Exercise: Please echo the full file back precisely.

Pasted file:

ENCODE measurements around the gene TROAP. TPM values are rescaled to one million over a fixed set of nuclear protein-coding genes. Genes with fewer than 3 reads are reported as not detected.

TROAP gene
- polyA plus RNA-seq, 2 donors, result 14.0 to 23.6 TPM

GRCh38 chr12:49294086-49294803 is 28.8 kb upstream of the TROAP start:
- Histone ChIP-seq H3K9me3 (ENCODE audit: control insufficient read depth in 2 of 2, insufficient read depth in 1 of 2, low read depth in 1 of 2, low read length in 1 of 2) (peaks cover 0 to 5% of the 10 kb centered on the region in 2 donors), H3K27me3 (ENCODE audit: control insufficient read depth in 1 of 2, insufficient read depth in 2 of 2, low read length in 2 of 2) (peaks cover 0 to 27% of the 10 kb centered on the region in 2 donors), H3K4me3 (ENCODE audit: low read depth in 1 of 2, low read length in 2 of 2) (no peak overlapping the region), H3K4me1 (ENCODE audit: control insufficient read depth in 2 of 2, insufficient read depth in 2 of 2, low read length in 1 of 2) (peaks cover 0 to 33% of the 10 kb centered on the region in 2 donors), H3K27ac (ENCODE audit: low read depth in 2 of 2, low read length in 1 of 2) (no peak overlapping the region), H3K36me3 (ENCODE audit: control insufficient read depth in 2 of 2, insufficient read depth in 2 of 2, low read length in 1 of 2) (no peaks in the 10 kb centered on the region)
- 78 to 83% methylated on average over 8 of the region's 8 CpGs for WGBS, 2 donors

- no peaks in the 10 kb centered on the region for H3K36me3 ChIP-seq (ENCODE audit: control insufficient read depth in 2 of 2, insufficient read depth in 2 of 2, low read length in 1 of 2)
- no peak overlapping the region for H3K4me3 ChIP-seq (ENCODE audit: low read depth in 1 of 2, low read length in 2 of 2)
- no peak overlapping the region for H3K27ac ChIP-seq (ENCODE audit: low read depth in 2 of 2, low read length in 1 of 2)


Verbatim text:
ENCODE measurements around the gene TROAP. TPM values are rescaled to one million over a fixed set of nuclear protein-coding genes. Genes with fewer than 3 reads are reported as not detected.

TROAP gene
- polyA plus RNA-seq, 2 donors, result 14.0 to 23.6 TPM

GRCh38 chr12:49294086-49294803 is 28.8 kb upstream of the TROAP start:
- Histone ChIP-seq H3K9me3 (ENCODE audit: control insufficient read depth in 2 of 2, insufficient read depth in 1 of 2, low read depth in 1 of 2, low read length in 1 of 2) (peaks cover 0 to 5% of the 10 kb centered on the region in 2 donors), H3K27me3 (ENCODE audit: control insufficient read depth in 1 of 2, insufficient read depth in 2 of 2, low read length in 2 of 2) (peaks cover 0 to 27% of the 10 kb centered on the region in 2 donors), H3K4me3 (ENCODE audit: low read depth in 1 of 2, low read length in 2 of 2) (no peak overlapping the region), H3K4me1 (ENCODE audit: control insufficient read depth in 2 of 2, insufficient read depth in 2 of 2, low read length in 1 of 2) (peaks cover 0 to 33% of the 10 kb centered on the region in 2 donors), H3K27ac (ENCODE audit: low read depth in 2 of 2, low read length in 1 of 2) (no peak overlapping the region), H3K36me3 (ENCODE audit: control insufficient read depth in 2 of 2, insufficient read depth in 2 of 2, low read length in 1 of 2) (no peaks in the 10 kb centered on the region)
- 78 to 83% methylated on average over 8 of the region's 8 CpGs for WGBS, 2 donors

- no peaks in the 10 kb centered on the region for H3K36me3 ChIP-seq (ENCODE audit: control insufficient read depth in 2 of 2, insufficient read depth in 2 of 2, low read length in 1 of 2)
- no peak overlapping the region for H3K4me3 ChIP-seq (ENCODE audit: low read depth in 1 of 2, low read length in 2 of 2)
- no peak overlapping the region for H3K27ac ChIP-seq (ENCODE audit: low read depth in 2 of 2, low read length in 1 of 2)